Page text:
ENTRIES TAGGED "health IT"
HHS leadership should cause other organizations to open data.
Releasing public data can't fix the health care system by itself, but it provides tools as well as a model for data sharing.
A convocation of trend-setters and organizational leaders in U.S. health care advised two government organizations driving health reform–the Office of the National Coordinator at the Dept. of Health and Human Services, and the Dept. of Veteran Affairs–how to push forward one of their top goals, patient engagement.
Rockstars from music, government and industry convened around healthcare at the 2012 Health Datapalooza
Two years ago, the potential of government making health information as useful as weather data may well have felt like an abstraction to many observers. In June 2012, real health apps and services are here, holding the potential to massive disrupt healthcare for the better.
Look inside health data access and you'll see why "ownership" is inadequate for patient information.
Patients, doctors and providers have a unique set of privileges that do not line up exactly with a traditional concept of ownership.
In health information technology, we have a rare chance to ensure that the most affected members of the public actually have their own direct representative. A letter in support of Regina Holliday.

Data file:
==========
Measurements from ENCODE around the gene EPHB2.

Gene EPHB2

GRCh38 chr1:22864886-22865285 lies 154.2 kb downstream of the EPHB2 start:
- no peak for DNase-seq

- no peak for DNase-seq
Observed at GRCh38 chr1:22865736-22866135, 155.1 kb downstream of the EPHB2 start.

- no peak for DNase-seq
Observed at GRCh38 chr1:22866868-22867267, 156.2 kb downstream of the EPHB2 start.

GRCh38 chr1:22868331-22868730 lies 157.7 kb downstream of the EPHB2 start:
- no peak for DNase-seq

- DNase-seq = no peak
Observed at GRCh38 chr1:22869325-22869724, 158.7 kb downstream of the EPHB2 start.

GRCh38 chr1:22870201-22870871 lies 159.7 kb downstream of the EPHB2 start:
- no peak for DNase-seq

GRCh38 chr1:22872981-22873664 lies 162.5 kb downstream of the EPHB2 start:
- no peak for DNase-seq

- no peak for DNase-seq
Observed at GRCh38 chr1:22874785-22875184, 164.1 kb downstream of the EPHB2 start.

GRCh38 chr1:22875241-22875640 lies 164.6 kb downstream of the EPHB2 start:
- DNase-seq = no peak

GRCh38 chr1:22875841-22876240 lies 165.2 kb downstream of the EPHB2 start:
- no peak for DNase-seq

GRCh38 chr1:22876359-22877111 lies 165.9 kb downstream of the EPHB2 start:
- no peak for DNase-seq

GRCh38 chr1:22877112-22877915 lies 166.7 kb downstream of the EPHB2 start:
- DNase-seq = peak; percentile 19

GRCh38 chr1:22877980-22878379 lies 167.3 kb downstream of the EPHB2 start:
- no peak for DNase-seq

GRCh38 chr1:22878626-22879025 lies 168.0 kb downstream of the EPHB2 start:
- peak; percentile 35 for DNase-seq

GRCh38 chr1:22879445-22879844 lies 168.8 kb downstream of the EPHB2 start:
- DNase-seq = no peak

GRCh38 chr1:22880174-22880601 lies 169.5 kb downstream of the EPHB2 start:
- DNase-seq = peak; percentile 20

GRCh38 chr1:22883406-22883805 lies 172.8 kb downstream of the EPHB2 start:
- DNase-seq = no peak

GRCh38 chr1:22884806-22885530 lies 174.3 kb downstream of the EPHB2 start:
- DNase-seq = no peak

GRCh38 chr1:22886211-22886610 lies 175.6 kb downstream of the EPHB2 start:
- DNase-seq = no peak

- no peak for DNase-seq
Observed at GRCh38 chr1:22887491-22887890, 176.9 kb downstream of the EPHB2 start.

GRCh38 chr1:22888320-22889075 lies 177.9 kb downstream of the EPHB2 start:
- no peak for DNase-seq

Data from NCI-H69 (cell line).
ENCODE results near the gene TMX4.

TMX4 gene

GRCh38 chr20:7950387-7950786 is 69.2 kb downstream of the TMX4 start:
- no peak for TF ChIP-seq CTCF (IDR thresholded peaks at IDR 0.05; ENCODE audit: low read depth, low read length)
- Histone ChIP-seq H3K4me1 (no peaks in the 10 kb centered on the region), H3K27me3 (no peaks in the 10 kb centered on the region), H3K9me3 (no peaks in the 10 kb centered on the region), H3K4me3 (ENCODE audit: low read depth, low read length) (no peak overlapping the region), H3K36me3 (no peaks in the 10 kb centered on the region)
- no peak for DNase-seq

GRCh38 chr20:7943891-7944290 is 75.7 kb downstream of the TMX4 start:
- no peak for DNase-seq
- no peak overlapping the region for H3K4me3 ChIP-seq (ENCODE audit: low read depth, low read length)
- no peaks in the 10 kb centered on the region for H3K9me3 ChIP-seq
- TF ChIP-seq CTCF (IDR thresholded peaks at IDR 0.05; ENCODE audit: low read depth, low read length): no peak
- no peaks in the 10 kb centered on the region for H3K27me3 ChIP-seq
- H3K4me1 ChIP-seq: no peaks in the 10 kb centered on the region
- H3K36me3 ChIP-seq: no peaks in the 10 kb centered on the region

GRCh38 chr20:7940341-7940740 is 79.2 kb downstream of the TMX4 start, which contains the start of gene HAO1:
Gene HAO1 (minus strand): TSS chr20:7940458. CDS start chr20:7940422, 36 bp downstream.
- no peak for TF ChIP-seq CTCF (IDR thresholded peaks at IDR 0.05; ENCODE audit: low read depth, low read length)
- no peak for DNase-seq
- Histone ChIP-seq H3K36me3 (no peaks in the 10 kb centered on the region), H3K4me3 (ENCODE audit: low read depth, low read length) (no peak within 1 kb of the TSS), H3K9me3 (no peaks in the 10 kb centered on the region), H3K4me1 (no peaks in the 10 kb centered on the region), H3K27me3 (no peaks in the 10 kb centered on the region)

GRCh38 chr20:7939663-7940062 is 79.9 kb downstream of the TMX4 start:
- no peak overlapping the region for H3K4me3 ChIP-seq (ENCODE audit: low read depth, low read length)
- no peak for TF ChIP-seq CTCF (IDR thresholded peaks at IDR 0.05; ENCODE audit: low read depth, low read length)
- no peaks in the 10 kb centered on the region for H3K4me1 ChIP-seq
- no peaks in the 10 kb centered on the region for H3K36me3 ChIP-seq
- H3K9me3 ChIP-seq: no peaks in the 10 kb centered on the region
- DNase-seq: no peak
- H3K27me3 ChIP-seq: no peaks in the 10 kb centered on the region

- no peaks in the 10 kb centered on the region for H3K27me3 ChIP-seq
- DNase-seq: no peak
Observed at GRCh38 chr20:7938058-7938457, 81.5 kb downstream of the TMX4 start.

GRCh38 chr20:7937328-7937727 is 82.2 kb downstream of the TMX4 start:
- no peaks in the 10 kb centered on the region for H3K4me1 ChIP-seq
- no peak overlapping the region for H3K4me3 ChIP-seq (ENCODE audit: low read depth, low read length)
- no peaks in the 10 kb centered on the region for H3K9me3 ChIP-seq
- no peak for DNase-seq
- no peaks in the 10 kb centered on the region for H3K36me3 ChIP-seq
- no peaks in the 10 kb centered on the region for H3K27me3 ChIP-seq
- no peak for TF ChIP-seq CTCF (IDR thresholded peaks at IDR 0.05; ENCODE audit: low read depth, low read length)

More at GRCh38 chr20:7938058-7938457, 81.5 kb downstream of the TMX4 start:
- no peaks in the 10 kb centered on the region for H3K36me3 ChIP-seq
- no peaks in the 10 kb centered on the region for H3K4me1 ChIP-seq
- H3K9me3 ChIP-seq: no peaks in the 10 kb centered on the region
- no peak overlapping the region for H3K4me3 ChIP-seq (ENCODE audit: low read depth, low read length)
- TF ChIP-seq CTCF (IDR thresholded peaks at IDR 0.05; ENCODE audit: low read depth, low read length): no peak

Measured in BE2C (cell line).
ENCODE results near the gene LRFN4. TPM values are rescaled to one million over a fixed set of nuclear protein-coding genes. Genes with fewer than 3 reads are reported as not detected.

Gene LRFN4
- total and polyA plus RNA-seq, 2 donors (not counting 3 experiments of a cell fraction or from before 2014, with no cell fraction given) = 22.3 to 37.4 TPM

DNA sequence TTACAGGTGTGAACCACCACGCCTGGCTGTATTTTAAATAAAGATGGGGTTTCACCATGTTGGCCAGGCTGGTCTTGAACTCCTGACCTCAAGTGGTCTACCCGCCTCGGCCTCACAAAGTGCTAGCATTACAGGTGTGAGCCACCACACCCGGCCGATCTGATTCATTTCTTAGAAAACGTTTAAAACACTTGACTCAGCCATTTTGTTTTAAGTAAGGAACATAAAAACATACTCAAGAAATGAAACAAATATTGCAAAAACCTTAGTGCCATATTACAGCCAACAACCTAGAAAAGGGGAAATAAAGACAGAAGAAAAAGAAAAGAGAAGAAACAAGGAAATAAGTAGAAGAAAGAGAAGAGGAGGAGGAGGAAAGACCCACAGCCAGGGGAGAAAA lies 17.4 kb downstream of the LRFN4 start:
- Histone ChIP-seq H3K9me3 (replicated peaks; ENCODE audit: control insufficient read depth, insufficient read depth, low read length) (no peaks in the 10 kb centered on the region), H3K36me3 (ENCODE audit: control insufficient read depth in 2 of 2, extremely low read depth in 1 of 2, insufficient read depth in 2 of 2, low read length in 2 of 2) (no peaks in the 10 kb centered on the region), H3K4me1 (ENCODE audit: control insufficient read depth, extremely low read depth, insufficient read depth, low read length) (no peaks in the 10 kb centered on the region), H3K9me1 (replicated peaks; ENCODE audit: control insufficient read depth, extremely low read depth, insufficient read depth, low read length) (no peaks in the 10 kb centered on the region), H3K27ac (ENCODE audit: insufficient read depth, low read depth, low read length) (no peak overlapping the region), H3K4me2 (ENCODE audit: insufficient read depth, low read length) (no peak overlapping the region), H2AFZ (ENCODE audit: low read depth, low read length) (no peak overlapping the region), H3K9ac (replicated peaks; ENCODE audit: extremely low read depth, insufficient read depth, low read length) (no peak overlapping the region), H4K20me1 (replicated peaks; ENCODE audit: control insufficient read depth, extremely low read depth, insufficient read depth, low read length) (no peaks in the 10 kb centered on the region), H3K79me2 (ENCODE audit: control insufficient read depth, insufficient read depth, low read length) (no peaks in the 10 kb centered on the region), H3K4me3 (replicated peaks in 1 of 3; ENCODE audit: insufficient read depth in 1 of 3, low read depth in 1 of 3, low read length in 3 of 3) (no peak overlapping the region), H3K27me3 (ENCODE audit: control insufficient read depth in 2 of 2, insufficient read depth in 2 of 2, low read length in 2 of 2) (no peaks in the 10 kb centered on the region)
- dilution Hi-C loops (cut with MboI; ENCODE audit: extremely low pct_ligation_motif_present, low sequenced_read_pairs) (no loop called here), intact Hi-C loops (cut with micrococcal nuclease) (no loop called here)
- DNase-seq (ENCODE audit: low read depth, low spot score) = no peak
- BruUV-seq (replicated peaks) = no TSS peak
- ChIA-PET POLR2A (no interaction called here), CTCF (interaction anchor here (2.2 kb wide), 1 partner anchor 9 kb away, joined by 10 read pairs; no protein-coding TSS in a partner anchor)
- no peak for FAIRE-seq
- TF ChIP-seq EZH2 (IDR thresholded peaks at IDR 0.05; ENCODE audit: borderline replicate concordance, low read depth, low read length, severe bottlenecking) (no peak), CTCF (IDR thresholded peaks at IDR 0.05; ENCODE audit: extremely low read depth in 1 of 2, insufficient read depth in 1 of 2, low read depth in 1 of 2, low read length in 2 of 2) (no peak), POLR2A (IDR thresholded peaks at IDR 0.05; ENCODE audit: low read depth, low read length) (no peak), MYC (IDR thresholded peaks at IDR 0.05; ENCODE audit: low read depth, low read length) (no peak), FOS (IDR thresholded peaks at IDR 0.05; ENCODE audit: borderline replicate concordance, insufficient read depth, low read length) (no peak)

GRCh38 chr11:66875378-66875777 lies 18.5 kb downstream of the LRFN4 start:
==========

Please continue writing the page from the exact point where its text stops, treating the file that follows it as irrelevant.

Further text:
Dr. Audie Atienza focuses on the intersection of behavioral science, data and healthcare apps.
We're just at the beginning of discovering how to best develop and utilize mobile technology to improve the health of individuals and the public, says Dr. Audie Atienza.
Great piles of cash are descending on entrepreneurs who develop health care apps, but that doesn't make it any easier to create a useful one that your audience will adopt. About the Spring Fling conference, enterpreneurship, and open data.
The letter conveys a rather sorrowful message about the state of health IT in the United States. One request–to put brakes on the requirement for hospitals to let patients see their own information electronically–has received particularly strong coverage and vigorous responses.
This is an opportunity to rethink how health data flows.
In this digital world, health data that's 36-hours old can only be analyzed as a post-mortem. Health data that's 30-days old is already rotting.
Can open data dominate biological science as open source has in software?
To move from a hothouse environment of experimentation to the mainstream of one of the world's most lucrative and tradition-bound industries, Sage Bionetworks must aim for its nucleus: rewards and incentives. Comparisons to open source software and a summary of tasks for Sage Congress.